Andersen's Contemporary is proud to present Pia Rönicke's second solo exhibition in the gallery: Dream and action find equal support in it - a comprehensive installation consisting of different elements and media: video, audio, slides, posters and sculptural screens -all mutually interacting and reflecting each other.
Pia Rönicke's initial inspiration for the installation Dream and action find equal support in it was three curious images: First, a photograph showing the mirroring of a bathroom and a window on a mirror placed in the bedroom of the house E1027, created by the Irish architect and interior designer Eileen Gray 1926-29. Next, a drawing of a multi-reflecting, scenographic space, created by pioneer performance and dance artist Loïe Fuller in 1893. The third and final image is the artist Hannah Höch's self portrait from 1917. The portrait shows a circle of five women regarding each other or, the same woman who, via mirrors, multiplies to stand in a circle with herself.
Reflections and fragmentations - both of space, body and identities - are echoed in Rönicke's installation.
The focal point is particularly the aforementioned Eileen Gray's unique ideas about architecture and the people who inhabit it. Unlike her contemporaries who firmly believed in stark aesthetic forms in architecture and design, it was essential for Gray to consider the resident and the resident's psychological and spiritual needs. Gray was concerned with sensuous aspects and the actual lives lived in architecture: the mobile rather than the static; the flexible rather than the solid; ultimately: how architecture is only complete when the occupant is interwoven with it and makes it dynamic.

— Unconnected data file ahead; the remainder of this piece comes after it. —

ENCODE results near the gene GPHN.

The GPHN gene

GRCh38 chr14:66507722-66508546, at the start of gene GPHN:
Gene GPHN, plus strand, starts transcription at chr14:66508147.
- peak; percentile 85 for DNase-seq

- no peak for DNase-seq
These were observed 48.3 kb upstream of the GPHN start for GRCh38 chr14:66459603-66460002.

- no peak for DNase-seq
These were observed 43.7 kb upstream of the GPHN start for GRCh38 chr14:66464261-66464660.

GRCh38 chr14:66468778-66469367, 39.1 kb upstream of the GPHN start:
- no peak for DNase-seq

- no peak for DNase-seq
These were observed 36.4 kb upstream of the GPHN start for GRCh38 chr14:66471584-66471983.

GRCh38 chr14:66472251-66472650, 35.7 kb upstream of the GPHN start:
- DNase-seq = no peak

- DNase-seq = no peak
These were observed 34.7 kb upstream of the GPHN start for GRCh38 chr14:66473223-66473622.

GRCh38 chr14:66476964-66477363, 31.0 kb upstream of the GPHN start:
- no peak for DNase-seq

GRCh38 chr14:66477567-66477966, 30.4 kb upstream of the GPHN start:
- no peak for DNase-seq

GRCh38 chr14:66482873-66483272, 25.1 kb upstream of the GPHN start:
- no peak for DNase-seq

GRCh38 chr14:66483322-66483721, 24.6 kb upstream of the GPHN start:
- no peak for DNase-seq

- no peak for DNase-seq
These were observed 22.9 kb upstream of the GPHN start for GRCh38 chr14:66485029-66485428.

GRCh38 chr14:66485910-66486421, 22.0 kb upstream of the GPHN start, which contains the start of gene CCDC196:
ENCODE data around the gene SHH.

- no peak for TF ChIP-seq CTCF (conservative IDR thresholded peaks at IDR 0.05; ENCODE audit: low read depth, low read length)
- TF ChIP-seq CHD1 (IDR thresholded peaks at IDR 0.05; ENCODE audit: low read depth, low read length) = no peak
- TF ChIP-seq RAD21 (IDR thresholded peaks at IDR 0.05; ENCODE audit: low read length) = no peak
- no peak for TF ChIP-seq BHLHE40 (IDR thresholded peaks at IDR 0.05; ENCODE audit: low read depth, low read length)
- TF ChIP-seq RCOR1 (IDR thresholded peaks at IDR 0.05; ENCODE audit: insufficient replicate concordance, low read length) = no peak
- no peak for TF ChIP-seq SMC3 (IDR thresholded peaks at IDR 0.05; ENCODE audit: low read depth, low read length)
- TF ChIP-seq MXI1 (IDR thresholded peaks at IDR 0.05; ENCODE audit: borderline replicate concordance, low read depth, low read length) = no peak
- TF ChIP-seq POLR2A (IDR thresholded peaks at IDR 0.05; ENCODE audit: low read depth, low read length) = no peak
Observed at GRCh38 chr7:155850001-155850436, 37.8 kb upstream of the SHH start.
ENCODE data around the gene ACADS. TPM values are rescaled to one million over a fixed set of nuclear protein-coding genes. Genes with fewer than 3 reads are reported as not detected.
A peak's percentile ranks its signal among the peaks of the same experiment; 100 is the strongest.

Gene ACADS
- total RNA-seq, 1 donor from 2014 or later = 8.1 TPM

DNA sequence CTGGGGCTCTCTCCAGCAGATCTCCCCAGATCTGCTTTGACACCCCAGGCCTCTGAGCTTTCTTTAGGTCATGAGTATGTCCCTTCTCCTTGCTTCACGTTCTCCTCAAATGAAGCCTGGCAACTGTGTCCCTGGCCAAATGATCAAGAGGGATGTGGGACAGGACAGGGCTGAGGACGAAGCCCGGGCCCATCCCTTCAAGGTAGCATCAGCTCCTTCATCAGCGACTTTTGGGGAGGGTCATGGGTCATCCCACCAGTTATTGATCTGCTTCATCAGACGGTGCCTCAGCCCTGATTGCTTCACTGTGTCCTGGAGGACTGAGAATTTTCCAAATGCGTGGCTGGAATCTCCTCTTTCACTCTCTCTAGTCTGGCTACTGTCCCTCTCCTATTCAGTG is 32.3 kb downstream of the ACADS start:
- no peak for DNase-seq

Dream and action find equal support in it (a Gray quote) is at the same time a dialog between Gray's ideas and a visual and spatial experimentation with them. Rönicke has created a series of screens that intentionally refer to Gray's famous flexible screens. On one of these screens, slides are shown referring to Gray, only the projection is re-flected from a mirror, thus transforming the image, while challenging spatial concepts. The same can be said about the movie displayed on the gallery wall; it is recorded in an apartment but only through mirrors, which dissolves the spatial unity in favour of a focus on movement and process. This is further reflected on the gallery's walls, on which are mounted a long frieze of posters; an unfinished series of photographic montages of Eileen Gray's contemporaries in design, architecture, performance and art. Together, the elements become a dynamic meditation on possible relations between space, object and individual.
Rönicke's works appear often as heterogeneous collages that combine photos, audio, video, drawing and archi-tecture in studies of urban planning and modernist conceptions of the city. Her works frequently question the policies and conventions underlying the environments our daily lives are lived in. Rönicke has previously worked with "subjective documentary" ie., created her own works, that refer to both historical and living persons, for example: Rosa's Letters from 2007 or Without a Name (2005), each both telling a personal and general history.
Pia Rönicke (b. 1974) graduated from the Royal Danish Academy of Arts and from CalArts - California Institute of the Arts, USA. Rönicke has previously had solo exhibitions at Moderna Museet, Stockholm, in 2001, Tate Modern 2005, Lund Konsthall 2006, Casco in Holland 2008, Montehemoso in Spain and Walden Affairs in The Hague. She has also participated in numerous group exhibitions including Manifesta 4 in 2002, The Venice Bian-nual in 2003, U-TURN Quadrennial for Contemporary Art, Copenhagen 2008 and the Musée d'Art Contempo-rain de Montréal, 2010.